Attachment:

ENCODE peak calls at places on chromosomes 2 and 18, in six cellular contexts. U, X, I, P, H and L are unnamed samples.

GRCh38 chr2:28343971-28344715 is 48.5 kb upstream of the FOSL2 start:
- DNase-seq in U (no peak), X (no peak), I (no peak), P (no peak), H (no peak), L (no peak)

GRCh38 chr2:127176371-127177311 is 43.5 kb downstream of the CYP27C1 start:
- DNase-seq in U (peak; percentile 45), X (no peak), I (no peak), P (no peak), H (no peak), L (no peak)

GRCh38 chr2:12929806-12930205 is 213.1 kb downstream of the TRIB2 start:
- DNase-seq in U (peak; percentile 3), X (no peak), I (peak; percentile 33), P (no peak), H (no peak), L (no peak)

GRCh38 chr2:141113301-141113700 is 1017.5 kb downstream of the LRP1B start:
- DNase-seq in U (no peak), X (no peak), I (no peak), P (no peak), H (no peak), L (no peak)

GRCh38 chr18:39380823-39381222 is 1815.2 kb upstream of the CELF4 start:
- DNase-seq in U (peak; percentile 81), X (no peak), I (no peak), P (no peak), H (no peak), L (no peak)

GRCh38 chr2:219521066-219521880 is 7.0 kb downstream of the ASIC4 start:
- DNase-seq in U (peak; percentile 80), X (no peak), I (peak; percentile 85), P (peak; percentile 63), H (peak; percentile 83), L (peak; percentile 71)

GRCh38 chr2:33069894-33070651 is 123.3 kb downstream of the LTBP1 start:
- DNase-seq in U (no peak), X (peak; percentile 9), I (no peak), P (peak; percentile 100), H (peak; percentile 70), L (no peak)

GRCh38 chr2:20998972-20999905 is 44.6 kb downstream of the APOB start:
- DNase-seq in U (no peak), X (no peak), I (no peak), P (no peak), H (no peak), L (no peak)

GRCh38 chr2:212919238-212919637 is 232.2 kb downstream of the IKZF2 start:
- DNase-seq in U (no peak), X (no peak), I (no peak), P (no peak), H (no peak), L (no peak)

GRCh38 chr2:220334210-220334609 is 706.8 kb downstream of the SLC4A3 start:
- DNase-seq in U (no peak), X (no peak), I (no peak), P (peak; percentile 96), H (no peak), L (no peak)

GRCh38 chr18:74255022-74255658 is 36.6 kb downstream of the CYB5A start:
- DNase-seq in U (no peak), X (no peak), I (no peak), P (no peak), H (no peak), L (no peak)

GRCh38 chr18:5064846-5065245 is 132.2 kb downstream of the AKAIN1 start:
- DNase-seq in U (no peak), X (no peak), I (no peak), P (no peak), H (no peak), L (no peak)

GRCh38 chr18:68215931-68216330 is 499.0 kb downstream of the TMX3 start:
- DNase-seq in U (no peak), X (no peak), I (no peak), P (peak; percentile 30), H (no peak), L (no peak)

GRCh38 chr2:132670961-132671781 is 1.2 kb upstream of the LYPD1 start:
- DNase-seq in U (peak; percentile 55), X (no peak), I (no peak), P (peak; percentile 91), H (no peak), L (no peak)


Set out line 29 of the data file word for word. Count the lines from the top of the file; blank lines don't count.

- DNase-seq in U (peak; percentile 55), X (no peak), I (no peak), P (peak; percentile 91), H (no peak), L (no peak)